Stunt pilots are some of the best fliers around, but when they crash it's almost always fatal.
That's why it is so extraordinary that Rob Harrison survived a crash in his single-engine plane Saturday during an air show in Modesto.
"The planes are meant to fly, not to survive a crash. There are no ejection seats, so accidents are most often fatal," said John Cudahy, president of the International Council of Air Shows, a trade group in Leesburg, Va.
Harrison was "out of surgery, and doing well," according to a message posted by his wife, Susan, on Harrison's Web site. She called her husband "a miracle" in her cell phone greeting. The family declined to comment.
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Cudahy said Harrison had been a stunt pilot for at least 12 years, and a pilot for "much longer than that."
"Any air show pilot is among the best of the best. They each have a particularly strong set of flying skills," he said. "Within that group, Rob was one of the most talented."
But even skilled stunt pilots know they're taking a risk when they take off.
"They take every precaution to avoid an accident," he said. "But when they strap in, they know it's a dangerous way to fly."
Strict rules ensure spectator safety during air shows, he said. In North America, the last audience member fatality was more than 55 years ago. That crash led to stringent regulations.
Harrison, 66, of Claremont had surgery on his ankles, according to Jerry Waymire, the air show coordinator for Saturday's event. Waymire said Harrison was "in good spirits" during an afternoon visit Sunday, though he was too tired and sore to talk to the press.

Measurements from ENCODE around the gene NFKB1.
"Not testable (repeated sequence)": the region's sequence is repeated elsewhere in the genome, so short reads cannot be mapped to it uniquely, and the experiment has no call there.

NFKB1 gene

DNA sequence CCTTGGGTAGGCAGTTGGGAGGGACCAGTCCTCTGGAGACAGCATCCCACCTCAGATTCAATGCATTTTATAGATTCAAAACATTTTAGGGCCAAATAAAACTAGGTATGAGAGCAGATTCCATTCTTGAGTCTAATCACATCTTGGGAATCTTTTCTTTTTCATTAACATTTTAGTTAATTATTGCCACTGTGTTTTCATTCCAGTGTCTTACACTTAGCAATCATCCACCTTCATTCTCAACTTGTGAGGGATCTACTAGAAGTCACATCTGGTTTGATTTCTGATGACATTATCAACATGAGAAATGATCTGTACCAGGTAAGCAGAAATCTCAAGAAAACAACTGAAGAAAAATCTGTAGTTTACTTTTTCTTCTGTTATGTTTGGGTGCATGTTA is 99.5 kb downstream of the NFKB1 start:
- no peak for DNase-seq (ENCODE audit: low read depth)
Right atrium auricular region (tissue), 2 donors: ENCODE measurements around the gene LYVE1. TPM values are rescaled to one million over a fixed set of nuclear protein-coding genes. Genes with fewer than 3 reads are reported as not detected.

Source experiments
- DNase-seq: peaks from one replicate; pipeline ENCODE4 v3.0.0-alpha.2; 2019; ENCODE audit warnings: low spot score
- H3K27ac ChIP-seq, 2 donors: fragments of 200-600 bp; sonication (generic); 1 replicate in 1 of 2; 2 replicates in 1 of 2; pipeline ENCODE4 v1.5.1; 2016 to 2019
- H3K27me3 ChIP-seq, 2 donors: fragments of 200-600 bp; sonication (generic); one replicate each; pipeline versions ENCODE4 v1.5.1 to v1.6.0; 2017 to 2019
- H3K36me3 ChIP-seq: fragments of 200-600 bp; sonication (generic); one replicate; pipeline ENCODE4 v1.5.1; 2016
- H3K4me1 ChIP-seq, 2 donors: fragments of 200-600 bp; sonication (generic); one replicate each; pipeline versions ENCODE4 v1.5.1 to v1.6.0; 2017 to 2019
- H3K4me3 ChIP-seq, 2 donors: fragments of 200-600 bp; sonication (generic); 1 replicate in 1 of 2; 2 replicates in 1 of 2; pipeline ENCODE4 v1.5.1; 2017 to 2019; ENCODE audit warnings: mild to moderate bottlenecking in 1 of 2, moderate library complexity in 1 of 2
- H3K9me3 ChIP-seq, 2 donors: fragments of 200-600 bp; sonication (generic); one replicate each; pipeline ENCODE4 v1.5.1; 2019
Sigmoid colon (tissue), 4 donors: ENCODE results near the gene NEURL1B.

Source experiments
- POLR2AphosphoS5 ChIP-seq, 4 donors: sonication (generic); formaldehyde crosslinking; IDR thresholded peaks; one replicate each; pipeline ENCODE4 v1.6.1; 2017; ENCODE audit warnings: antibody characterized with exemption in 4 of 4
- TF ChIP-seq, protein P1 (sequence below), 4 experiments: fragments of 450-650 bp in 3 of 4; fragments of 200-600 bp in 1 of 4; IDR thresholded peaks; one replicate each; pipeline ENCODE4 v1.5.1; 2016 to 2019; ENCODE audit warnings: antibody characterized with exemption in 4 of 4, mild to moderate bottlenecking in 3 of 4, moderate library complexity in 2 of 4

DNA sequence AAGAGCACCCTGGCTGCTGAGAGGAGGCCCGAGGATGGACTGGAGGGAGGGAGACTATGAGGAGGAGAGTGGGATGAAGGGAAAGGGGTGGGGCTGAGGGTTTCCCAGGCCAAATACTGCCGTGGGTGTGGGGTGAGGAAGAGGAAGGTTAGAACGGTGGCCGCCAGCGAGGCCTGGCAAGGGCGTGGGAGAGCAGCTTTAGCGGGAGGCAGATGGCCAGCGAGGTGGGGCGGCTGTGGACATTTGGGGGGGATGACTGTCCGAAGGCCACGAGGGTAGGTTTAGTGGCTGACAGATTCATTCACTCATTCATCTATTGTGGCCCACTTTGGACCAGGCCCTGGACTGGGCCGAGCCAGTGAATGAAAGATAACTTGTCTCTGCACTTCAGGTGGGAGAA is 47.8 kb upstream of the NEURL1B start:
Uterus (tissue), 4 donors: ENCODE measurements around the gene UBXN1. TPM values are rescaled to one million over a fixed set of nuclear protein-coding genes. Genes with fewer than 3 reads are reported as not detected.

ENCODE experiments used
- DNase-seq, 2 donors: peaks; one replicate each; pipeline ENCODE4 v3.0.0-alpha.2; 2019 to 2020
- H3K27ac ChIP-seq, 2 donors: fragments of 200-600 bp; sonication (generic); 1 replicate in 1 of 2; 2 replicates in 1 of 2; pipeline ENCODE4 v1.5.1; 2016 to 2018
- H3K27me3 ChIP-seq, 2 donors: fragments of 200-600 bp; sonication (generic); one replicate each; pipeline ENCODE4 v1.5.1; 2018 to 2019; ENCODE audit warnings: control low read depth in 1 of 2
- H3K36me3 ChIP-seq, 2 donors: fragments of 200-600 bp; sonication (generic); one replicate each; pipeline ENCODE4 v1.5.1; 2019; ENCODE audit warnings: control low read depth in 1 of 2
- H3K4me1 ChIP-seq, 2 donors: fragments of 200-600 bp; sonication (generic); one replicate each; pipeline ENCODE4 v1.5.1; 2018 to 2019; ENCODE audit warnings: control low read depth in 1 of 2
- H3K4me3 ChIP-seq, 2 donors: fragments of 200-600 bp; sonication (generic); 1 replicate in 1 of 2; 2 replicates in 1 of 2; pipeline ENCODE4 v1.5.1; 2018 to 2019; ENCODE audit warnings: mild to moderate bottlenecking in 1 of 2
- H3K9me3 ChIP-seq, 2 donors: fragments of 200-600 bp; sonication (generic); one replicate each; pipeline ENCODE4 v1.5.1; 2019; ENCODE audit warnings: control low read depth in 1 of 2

Waymire said Harrison told him he wants to fly again, though aerobatic flights weren't necessarily part of his plans.
The National Transportation Safety Board will investigate the crash that injured Harrison, known as "The Tumbling Bear." The accident took place during his last maneuver, when Harrison came in low to the ground to perform barrel rolls, authorities said.
Witnesses told authorities that Harrison's yellow stunt plane had been flying too low and that its wing clipped the runway, but the official report could take 18 months to finish.
"Obviously," Waymire said, "the plane was too low. But what caused it to drop too low, we just don't know."
The accident happened about 1 p.m., out of view of most spectators at the 14th annual Modesto Airport Appreciation Day. It was the first such crash in the event's history, Waymire said.
Rob Reider, an air show announcer who has known Harrison for several years, described his friend as "a real gentleman."
Reider heard about Harrison's accident Saturday evening. He immediately called another announcer to tell him the news.
"The first thing he said to me was, 'I hate getting Saturday evening phone calls,' " Reider said. "In the past, it most often meant someone had been killed, so you just build up this nervousness about getting a call on Saturday or Sunday evenings. I told my friend right away, 'This one has a good ending. He's going to make it.' "